No cougar scent or sign was detected Thursday by trackers in the field near the site where a cougar is believed to have killed Mt. Hood hiker Diana Bober.
The search began off the Hunchback Mountain Trailhead around 6:30 a.m. Two USDA Wildlife Services personnel rode mules for about 9 miles accompanied by four dogs trained to pick up cougar scent. No scent or other recent cougar sign (tracks, scat, scratches) was detected in the area. Searchers also saw very few signs of cougar’s prey like deer.
“It’s very important that we started our search at the site where Diana was found,” said Brian Wolfer, ODFW watershed manager who is leading the capture effort. “The cougar wasn’t there. Tomorrow we will expand our search into a new area.”
In addition, ODFW and other personnel are working to place more trail cameras into remote areas. They also encourage any local residents (ZigZag-Welches-Rhododendron area) with recent trail camera images of cougars (within past four weeks) or cougar sightings to contact ODFW’s Clackamas office at (971) 673-6000.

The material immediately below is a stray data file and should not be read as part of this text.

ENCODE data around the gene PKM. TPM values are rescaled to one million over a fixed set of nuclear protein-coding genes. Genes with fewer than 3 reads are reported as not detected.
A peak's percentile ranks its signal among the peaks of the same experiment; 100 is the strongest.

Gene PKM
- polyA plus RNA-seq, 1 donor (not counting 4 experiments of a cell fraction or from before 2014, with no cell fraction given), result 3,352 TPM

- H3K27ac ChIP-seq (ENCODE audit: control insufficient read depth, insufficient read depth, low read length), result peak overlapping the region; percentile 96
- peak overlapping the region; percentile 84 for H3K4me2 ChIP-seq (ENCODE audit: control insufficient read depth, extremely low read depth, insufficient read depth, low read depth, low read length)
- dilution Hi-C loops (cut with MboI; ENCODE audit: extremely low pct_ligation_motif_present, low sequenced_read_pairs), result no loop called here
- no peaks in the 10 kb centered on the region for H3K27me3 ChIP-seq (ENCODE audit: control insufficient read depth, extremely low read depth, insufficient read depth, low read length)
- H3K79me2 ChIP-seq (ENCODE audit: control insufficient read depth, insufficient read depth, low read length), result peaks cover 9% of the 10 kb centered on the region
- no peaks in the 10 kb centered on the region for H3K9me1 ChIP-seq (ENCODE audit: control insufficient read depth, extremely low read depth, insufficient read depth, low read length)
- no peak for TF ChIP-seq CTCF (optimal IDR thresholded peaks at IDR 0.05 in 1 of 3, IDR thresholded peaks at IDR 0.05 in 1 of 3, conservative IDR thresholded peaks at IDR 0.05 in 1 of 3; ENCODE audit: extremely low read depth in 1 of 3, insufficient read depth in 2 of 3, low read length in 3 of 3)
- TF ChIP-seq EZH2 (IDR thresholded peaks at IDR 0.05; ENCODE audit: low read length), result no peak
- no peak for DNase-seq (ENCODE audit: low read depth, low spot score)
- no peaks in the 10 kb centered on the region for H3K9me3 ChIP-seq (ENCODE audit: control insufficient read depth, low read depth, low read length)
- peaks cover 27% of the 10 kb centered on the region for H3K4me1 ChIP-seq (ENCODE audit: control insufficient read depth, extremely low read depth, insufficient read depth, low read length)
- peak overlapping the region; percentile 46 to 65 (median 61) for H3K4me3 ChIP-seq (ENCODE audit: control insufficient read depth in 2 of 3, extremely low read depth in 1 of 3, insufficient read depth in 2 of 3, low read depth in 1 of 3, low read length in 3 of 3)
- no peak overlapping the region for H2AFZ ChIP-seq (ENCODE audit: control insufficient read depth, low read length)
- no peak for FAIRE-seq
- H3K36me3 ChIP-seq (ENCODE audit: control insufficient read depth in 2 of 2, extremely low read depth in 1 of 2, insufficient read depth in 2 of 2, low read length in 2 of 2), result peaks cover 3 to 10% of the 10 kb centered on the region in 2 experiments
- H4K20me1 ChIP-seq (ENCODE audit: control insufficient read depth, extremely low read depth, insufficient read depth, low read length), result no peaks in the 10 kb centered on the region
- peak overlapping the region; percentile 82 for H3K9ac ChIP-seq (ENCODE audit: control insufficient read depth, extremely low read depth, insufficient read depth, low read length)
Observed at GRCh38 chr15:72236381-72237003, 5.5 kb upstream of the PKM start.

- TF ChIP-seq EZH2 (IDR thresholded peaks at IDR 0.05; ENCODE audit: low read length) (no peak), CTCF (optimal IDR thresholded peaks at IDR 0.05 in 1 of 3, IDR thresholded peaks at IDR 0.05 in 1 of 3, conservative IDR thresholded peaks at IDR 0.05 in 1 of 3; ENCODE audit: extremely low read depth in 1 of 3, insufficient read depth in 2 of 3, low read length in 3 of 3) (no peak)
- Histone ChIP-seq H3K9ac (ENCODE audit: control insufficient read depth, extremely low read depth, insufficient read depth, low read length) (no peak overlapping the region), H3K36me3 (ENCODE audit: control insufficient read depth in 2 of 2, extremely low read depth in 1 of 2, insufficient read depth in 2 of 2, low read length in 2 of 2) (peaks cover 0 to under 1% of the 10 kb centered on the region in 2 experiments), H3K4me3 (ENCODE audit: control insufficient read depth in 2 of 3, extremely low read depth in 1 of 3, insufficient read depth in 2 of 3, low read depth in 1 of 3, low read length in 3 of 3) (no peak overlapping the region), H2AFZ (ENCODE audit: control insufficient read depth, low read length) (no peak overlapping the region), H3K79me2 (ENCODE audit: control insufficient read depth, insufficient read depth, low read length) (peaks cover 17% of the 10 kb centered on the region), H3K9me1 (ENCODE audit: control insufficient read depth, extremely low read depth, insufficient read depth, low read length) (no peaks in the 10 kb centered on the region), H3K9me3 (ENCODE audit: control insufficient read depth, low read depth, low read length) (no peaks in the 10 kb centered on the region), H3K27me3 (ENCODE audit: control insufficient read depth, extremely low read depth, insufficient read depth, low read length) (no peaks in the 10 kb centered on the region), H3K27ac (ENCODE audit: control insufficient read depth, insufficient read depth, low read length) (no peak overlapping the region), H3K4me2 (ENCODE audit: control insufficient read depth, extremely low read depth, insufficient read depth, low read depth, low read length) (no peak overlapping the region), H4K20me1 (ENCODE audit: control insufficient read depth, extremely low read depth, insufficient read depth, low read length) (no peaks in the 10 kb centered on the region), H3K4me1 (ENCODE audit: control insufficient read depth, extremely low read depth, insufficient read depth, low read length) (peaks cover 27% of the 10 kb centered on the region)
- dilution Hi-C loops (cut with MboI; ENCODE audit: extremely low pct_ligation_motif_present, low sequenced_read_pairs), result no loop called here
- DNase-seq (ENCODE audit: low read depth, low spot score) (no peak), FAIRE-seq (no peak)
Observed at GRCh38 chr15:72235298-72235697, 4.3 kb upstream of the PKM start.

On Wednesday, efforts to set up a communications system that would work in the rugged area served the operations effort well, and searchers in remote areas have radio contact with ODFW and other state, federal and local personnel on the ground (Clackamas County Sheriff’s Office, U.S. Forest Service, OSP Fish and Wildlife).
Also Thursday, U.S. Forest Service announced a closure to protect public safety and to allow for search and capture operations to continue with minimal disturbance from people, which could compromise search efforts.
“This is big country,” said Wolfer. “The search may take some time and will be a fluid situation. We’ll continue to adjust our operation as necessary.”
Friday morning, crews will start to expand the search area but stay within a typical cougar home range distance of where Diana was attacked.